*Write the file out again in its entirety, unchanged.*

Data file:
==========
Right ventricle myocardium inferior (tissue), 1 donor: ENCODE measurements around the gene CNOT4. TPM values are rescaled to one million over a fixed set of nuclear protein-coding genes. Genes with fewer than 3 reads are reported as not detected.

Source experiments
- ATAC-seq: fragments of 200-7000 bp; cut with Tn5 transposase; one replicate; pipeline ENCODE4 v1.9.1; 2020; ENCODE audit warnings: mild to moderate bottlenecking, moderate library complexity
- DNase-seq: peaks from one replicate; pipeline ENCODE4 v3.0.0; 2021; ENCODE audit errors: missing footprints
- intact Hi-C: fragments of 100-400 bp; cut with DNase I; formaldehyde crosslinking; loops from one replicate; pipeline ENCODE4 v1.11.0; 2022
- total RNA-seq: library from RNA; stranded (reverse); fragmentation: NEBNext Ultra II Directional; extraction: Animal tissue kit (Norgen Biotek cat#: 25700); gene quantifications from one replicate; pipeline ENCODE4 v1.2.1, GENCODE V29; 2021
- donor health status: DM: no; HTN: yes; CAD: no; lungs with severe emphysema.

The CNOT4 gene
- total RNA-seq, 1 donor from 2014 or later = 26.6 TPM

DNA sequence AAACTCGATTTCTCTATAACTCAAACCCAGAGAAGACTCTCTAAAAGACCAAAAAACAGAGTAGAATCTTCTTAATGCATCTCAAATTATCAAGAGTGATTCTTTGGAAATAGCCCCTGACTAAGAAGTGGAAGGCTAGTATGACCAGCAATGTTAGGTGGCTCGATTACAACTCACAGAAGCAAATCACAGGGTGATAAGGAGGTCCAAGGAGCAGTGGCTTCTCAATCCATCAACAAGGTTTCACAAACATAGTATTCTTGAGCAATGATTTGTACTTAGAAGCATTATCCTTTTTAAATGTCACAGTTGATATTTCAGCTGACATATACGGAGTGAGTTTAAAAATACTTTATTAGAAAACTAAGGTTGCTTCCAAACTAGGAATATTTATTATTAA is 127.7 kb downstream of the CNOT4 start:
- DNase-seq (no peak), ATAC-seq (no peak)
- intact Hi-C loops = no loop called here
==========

Right ventricle myocardium inferior (tissue), 1 donor: ENCODE measurements around the gene CNOT4. TPM values are rescaled to one million over a fixed set of nuclear protein-coding genes. Genes with fewer than 3 reads are reported as not detected.

Source experiments
- ATAC-seq: fragments of 200-7000 bp; cut with Tn5 transposase; one replicate; pipeline ENCODE4 v1.9.1; 2020; ENCODE audit warnings: mild to moderate bottlenecking, moderate library complexity
- DNase-seq: peaks from one replicate; pipeline ENCODE4 v3.0.0; 2021; ENCODE audit errors: missing footprints
- intact Hi-C: fragments of 100-400 bp; cut with DNase I; formaldehyde crosslinking; loops from one replicate; pipeline ENCODE4 v1.11.0; 2022
- total RNA-seq: library from RNA; stranded (reverse); fragmentation: NEBNext Ultra II Directional; extraction: Animal tissue kit (Norgen Biotek cat#: 25700); gene quantifications from one replicate; pipeline ENCODE4 v1.2.1, GENCODE V29; 2021
- donor health status: DM: no; HTN: yes; CAD: no; lungs with severe emphysema.

The CNOT4 gene
- total RNA-seq, 1 donor from 2014 or later = 26.6 TPM

DNA sequence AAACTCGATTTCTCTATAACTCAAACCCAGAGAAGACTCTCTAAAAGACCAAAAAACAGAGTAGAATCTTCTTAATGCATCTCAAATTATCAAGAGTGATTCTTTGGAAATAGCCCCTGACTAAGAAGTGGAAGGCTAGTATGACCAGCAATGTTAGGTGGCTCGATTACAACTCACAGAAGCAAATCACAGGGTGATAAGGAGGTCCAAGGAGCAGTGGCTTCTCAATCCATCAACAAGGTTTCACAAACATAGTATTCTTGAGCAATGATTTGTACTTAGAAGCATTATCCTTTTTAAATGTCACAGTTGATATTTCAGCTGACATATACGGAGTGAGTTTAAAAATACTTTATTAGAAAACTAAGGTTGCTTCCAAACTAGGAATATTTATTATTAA is 127.7 kb downstream of the CNOT4 start:
- DNase-seq (no peak), ATAC-seq (no peak)
- intact Hi-C loops = no loop called here